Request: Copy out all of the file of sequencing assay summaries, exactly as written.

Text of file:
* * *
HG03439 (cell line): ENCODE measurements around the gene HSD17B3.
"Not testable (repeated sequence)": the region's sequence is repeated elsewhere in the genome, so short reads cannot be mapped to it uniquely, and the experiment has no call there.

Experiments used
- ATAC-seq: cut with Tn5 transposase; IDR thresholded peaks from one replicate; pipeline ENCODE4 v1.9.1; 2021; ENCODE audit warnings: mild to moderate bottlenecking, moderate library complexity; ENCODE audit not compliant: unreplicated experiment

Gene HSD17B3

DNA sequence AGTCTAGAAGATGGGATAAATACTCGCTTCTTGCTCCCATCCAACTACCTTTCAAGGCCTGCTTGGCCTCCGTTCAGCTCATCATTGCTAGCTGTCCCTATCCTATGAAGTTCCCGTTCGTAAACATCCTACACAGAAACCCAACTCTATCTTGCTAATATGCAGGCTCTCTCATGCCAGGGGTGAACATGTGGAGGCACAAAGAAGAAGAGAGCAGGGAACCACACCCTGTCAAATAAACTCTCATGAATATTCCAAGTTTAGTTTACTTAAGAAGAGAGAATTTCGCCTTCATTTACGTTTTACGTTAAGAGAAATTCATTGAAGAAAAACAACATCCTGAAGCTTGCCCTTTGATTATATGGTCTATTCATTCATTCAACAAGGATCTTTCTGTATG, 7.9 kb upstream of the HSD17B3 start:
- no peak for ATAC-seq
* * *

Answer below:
HG03439 (cell line): ENCODE measurements around the gene HSD17B3.
"Not testable (repeated sequence)": the region's sequence is repeated elsewhere in the genome, so short reads cannot be mapped to it uniquely, and the experiment has no call there.

Experiments used
- ATAC-seq: cut with Tn5 transposase; IDR thresholded peaks from one replicate; pipeline ENCODE4 v1.9.1; 2021; ENCODE audit warnings: mild to moderate bottlenecking, moderate library complexity; ENCODE audit not compliant: unreplicated experiment

Gene HSD17B3

DNA sequence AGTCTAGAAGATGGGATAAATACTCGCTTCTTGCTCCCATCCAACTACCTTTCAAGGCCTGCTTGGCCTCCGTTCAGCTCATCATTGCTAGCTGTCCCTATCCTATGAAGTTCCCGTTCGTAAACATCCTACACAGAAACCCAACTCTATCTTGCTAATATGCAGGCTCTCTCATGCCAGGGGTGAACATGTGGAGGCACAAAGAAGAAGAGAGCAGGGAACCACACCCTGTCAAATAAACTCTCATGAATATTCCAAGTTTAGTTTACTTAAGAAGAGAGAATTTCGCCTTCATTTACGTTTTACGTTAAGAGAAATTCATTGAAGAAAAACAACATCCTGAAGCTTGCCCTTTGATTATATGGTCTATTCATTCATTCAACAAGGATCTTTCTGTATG, 7.9 kb upstream of the HSD17B3 start:
- no peak for ATAC-seq